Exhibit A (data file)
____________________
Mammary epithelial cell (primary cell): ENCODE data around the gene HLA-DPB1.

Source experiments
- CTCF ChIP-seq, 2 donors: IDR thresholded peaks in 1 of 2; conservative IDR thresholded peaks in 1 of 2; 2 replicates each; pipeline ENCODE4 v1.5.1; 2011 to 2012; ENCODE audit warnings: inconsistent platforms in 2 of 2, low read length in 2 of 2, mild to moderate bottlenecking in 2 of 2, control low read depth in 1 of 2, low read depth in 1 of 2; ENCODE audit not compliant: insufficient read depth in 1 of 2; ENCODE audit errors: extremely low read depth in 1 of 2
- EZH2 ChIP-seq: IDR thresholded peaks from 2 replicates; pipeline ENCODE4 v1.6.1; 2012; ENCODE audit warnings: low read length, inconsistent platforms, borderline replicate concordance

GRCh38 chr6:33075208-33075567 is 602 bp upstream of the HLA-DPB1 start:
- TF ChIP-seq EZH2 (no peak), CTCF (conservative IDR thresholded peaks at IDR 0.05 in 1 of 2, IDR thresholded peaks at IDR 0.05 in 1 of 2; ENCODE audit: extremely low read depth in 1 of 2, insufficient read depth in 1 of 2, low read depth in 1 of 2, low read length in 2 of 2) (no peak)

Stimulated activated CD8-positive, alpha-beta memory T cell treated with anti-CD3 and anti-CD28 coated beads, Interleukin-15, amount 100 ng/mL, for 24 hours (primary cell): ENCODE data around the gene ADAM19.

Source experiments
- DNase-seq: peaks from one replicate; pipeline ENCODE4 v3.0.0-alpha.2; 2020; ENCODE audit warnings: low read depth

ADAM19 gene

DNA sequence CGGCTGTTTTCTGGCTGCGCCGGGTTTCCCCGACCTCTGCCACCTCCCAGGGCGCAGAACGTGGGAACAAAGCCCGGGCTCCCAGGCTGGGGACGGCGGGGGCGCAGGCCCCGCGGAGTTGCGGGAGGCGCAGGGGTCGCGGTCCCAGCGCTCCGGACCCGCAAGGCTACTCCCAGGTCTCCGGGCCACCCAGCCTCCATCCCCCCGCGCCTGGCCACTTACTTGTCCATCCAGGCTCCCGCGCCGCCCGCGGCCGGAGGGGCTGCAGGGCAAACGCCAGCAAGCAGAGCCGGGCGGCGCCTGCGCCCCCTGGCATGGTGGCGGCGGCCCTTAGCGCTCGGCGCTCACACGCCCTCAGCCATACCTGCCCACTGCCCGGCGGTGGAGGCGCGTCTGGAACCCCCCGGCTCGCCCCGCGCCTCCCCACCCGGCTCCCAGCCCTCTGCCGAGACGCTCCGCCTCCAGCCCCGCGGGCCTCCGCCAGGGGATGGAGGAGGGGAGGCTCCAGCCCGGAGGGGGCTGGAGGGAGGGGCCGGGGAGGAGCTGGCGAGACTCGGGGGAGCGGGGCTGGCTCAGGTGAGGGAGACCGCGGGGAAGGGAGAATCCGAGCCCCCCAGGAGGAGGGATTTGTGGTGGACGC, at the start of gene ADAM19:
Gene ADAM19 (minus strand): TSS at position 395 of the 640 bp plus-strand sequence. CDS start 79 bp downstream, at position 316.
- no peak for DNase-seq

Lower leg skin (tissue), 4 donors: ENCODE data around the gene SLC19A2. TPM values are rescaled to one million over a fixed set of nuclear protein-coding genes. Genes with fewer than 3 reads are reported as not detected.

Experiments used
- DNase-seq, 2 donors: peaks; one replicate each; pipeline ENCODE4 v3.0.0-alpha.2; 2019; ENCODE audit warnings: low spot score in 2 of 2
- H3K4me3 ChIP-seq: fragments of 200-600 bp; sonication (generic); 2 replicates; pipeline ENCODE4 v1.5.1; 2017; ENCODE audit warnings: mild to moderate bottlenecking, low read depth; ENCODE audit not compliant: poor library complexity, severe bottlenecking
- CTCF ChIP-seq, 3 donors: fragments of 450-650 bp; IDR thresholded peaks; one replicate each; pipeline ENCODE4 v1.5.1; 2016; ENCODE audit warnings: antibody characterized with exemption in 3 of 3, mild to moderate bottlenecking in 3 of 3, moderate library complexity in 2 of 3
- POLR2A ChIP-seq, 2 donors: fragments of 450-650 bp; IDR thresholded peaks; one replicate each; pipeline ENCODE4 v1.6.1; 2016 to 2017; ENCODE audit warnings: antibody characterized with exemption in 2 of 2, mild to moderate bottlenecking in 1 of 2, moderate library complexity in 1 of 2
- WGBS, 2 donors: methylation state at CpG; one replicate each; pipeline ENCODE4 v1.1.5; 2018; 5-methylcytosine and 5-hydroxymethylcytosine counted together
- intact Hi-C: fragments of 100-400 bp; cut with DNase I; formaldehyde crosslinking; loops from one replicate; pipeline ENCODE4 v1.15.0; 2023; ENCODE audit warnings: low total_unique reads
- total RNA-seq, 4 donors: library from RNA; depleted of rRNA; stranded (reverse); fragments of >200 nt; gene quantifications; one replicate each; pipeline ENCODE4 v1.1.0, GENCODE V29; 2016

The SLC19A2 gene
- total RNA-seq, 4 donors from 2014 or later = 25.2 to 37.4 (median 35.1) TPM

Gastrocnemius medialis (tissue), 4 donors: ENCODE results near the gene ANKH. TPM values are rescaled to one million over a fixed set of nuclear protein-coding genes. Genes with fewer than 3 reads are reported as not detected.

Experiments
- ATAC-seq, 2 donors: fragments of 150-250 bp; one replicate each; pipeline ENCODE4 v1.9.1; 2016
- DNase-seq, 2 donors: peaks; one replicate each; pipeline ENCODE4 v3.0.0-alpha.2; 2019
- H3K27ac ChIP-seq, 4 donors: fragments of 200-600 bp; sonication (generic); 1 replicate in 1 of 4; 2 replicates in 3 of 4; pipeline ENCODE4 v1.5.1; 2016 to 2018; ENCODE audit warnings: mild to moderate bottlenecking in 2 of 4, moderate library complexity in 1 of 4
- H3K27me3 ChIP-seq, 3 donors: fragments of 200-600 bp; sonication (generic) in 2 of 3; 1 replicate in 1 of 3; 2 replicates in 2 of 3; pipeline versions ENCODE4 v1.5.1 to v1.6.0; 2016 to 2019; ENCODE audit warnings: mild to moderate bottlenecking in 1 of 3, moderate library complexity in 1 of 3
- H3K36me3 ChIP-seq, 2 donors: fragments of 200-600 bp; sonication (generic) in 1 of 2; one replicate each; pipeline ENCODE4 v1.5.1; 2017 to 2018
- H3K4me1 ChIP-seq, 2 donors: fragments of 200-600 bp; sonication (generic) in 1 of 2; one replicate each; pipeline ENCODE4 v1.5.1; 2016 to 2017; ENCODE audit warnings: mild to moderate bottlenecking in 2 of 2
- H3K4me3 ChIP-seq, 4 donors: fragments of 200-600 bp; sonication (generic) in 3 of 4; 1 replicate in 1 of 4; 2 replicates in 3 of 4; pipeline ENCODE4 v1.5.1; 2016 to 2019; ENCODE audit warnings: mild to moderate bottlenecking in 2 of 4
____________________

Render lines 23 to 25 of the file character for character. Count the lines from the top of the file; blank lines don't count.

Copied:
The SLC19A2 gene
- total RNA-seq, 4 donors from 2014 or later = 25.2 to 37.4 (median 35.1) TPM

Gastrocnemius medialis (tissue), 4 donors: ENCODE results near the gene ANKH. TPM values are rescaled to one million over a fixed set of nuclear protein-coding genes. Genes with fewer than 3 reads are reported as not detected.